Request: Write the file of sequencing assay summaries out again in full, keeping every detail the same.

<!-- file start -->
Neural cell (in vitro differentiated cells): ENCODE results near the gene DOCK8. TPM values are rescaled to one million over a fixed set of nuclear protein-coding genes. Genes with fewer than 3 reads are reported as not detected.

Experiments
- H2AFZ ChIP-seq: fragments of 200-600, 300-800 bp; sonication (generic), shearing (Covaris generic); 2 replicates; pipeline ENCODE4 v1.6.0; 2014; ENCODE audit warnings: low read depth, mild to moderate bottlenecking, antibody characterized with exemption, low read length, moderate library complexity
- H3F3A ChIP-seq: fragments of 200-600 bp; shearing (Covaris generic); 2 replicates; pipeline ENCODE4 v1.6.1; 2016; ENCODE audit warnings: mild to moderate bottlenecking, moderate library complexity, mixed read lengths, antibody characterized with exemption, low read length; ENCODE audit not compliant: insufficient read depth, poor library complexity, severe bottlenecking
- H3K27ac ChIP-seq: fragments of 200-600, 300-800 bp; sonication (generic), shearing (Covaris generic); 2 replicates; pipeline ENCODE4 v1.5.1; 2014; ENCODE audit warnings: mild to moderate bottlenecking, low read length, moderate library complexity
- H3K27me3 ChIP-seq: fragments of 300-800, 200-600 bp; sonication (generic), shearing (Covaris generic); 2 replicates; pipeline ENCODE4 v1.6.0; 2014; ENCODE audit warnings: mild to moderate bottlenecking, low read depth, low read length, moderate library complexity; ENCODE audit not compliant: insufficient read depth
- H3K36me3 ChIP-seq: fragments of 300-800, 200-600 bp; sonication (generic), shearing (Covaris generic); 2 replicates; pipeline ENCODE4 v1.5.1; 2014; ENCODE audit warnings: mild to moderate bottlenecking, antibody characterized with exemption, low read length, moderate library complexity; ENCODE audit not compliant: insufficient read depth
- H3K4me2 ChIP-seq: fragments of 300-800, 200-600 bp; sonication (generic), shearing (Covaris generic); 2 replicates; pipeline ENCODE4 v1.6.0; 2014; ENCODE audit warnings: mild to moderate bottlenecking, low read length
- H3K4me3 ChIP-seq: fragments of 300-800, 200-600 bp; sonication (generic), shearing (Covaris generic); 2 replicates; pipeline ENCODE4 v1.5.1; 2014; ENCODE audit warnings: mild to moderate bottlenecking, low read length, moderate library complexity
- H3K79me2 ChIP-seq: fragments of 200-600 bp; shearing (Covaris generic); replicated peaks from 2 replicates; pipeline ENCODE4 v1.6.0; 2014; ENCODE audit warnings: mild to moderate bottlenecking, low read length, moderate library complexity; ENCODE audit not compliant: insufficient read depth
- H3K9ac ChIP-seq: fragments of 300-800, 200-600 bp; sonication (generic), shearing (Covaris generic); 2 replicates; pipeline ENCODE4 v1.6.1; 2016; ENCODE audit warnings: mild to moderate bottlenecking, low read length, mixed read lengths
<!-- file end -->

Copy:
Neural cell (in vitro differentiated cells): ENCODE results near the gene DOCK8. TPM values are rescaled to one million over a fixed set of nuclear protein-coding genes. Genes with fewer than 3 reads are reported as not detected.

Experiments
- H2AFZ ChIP-seq: fragments of 200-600, 300-800 bp; sonication (generic), shearing (Covaris generic); 2 replicates; pipeline ENCODE4 v1.6.0; 2014; ENCODE audit warnings: low read depth, mild to moderate bottlenecking, antibody characterized with exemption, low read length, moderate library complexity
- H3F3A ChIP-seq: fragments of 200-600 bp; shearing (Covaris generic); 2 replicates; pipeline ENCODE4 v1.6.1; 2016; ENCODE audit warnings: mild to moderate bottlenecking, moderate library complexity, mixed read lengths, antibody characterized with exemption, low read length; ENCODE audit not compliant: insufficient read depth, poor library complexity, severe bottlenecking
- H3K27ac ChIP-seq: fragments of 200-600, 300-800 bp; sonication (generic), shearing (Covaris generic); 2 replicates; pipeline ENCODE4 v1.5.1; 2014; ENCODE audit warnings: mild to moderate bottlenecking, low read length, moderate library complexity
- H3K27me3 ChIP-seq: fragments of 300-800, 200-600 bp; sonication (generic), shearing (Covaris generic); 2 replicates; pipeline ENCODE4 v1.6.0; 2014; ENCODE audit warnings: mild to moderate bottlenecking, low read depth, low read length, moderate library complexity; ENCODE audit not compliant: insufficient read depth
- H3K36me3 ChIP-seq: fragments of 300-800, 200-600 bp; sonication (generic), shearing (Covaris generic); 2 replicates; pipeline ENCODE4 v1.5.1; 2014; ENCODE audit warnings: mild to moderate bottlenecking, antibody characterized with exemption, low read length, moderate library complexity; ENCODE audit not compliant: insufficient read depth
- H3K4me2 ChIP-seq: fragments of 300-800, 200-600 bp; sonication (generic), shearing (Covaris generic); 2 replicates; pipeline ENCODE4 v1.6.0; 2014; ENCODE audit warnings: mild to moderate bottlenecking, low read length
- H3K4me3 ChIP-seq: fragments of 300-800, 200-600 bp; sonication (generic), shearing (Covaris generic); 2 replicates; pipeline ENCODE4 v1.5.1; 2014; ENCODE audit warnings: mild to moderate bottlenecking, low read length, moderate library complexity
- H3K79me2 ChIP-seq: fragments of 200-600 bp; shearing (Covaris generic); replicated peaks from 2 replicates; pipeline ENCODE4 v1.6.0; 2014; ENCODE audit warnings: mild to moderate bottlenecking, low read length, moderate library complexity; ENCODE audit not compliant: insufficient read depth
- H3K9ac ChIP-seq: fragments of 300-800, 200-600 bp; sonication (generic), shearing (Covaris generic); 2 replicates; pipeline ENCODE4 v1.6.1; 2016; ENCODE audit warnings: mild to moderate bottlenecking, low read length, mixed read lengths